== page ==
The firm is warning investors to consider more resilient assets given the late economic cycle
Investors should be wary of alternative asset strategies that use leverage as the high volatility in the markets is likely to persist.
In a new global alternatives outlook report, JPMorgan Chase & Co. is predicting that volatility will remain elevated as the Federal Reserve reverses the unprecedented monetary policy enacted after the 2008 global financial crisis, reported Institutional Investor. “It is naïve to think that quantitative tightening will not impact asset prices around the world — what goes up must eventually come down,” the firm said.
With that view, the firm recommended an overweight allocation to core alternative investments with little to no leverage. Given the risks of refinancing this late in the economic cycle, it said, investors willing to reach for yield in private equity should seek managers that rely less on debt financing to produce returns.
“We’re much, much more cautious today on using leverage,” Anton Pil, a managing partner of J.P. Morgan Asset Management’s global alternatives group, told Institutional Investor. He maintained that investors in alternative strategies —including private equity, private credit, real assets, and hedge funds — should accept lower returns rather than attempt to chase a performance benchmark using leverage.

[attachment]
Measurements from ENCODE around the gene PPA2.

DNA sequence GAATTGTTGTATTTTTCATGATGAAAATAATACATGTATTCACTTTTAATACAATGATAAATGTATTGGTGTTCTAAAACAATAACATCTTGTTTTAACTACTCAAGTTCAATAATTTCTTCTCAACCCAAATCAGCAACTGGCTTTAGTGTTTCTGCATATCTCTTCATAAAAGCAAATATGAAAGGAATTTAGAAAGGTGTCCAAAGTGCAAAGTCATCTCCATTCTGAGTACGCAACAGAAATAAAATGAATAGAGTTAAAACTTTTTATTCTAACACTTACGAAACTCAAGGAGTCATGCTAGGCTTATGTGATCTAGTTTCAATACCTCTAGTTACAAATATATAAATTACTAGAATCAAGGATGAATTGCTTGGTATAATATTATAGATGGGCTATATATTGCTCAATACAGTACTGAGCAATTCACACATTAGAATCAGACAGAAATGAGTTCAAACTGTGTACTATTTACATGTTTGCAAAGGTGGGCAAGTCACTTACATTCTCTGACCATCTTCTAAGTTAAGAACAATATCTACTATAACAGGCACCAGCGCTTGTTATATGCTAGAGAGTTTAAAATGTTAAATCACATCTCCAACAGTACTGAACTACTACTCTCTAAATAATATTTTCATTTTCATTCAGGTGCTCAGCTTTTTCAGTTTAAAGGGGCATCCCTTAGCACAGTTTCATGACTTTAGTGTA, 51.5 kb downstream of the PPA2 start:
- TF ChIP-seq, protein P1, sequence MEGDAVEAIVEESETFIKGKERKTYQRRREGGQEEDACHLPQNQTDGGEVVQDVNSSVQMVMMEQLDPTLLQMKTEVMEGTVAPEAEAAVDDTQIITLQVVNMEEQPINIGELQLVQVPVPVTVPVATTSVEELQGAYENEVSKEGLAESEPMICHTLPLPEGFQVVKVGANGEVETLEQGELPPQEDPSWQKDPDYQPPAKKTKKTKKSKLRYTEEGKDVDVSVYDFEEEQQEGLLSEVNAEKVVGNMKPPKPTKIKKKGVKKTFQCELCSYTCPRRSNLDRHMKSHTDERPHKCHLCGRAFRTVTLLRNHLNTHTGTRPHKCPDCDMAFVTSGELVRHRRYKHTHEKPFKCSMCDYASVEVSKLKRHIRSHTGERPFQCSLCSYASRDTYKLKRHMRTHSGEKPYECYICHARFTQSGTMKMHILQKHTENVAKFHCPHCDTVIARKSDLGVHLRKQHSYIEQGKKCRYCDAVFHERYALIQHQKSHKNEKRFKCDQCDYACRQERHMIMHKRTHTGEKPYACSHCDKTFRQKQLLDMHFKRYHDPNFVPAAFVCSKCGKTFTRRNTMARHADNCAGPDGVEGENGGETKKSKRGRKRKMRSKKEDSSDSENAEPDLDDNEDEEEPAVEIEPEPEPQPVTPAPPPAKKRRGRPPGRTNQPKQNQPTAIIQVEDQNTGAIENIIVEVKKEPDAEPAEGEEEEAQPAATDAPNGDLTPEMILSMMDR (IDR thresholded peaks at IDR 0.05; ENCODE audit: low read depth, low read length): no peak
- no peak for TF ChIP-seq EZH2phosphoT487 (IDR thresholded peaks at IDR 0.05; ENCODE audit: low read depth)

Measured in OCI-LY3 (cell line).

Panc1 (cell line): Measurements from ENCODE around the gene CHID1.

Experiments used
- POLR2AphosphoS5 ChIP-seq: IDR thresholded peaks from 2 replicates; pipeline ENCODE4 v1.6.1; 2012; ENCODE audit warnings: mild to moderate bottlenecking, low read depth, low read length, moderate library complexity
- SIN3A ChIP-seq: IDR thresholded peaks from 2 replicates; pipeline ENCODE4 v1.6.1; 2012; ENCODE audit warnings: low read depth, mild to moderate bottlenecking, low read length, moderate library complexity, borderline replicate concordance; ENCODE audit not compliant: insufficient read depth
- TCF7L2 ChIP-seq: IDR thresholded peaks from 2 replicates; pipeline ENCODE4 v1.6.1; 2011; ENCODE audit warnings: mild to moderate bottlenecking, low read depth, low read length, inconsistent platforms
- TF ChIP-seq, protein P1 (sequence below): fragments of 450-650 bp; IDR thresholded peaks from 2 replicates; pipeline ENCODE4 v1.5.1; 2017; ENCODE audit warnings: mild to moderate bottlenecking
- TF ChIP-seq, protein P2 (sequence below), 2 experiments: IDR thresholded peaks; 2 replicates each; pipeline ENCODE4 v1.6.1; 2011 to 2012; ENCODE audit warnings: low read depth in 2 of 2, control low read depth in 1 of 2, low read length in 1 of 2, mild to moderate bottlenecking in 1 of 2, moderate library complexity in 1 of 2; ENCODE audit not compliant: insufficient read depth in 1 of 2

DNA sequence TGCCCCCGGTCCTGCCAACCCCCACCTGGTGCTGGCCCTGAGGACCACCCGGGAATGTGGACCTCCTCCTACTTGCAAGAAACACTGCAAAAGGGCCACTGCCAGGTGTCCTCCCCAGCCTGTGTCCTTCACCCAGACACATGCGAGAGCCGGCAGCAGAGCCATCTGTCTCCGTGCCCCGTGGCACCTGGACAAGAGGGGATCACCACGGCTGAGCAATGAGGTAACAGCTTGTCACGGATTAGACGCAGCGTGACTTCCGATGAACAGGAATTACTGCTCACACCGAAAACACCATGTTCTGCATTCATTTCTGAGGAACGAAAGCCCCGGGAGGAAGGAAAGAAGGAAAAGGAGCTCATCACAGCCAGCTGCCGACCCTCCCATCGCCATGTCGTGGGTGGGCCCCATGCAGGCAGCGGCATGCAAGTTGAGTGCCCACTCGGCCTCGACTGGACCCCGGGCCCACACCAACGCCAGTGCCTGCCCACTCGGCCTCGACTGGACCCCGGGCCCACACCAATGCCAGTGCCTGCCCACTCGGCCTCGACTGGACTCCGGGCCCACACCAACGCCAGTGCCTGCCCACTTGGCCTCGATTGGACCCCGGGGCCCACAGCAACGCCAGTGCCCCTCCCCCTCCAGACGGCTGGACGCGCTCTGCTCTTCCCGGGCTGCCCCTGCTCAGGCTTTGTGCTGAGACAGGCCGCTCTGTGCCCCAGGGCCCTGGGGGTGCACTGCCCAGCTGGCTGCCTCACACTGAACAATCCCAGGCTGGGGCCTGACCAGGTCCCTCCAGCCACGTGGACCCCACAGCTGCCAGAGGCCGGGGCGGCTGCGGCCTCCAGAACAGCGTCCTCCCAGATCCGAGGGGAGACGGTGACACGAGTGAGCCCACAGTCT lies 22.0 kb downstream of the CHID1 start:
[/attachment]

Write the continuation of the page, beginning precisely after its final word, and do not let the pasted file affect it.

The report suggested an alternatives portfolio with a 70% allocation to core investments such as real assets and private credit as well as “complements” like hedge funds. The balance can be invested in riskier assets, including private equity and distressed credit, to help boost gains.
Pil said he’s now favouring assets like real estate, infrastructure, and transportation, which the report said can provide stable income and uncorrelated returns that tend to rise with inflation. As the Fed removes liquidity from the market, he views the overuse of leverage as potentially riskier today compared to five or 10 years ago; private credit funds that borrow against their portfolios create another layer of refinancing risk.
“That, I would be even more cautious about,” he said.
Pil noted hedge funds’ general struggle to achieve alpha over the last three to five years, adding that excessive volatility and a broad, drastic market selloff will probably spell continued underperformance for them. Still, he noted, managers focused on relative value generally benefit during periods when market uncertainty occurs alongside a steady-as-she-goes economy.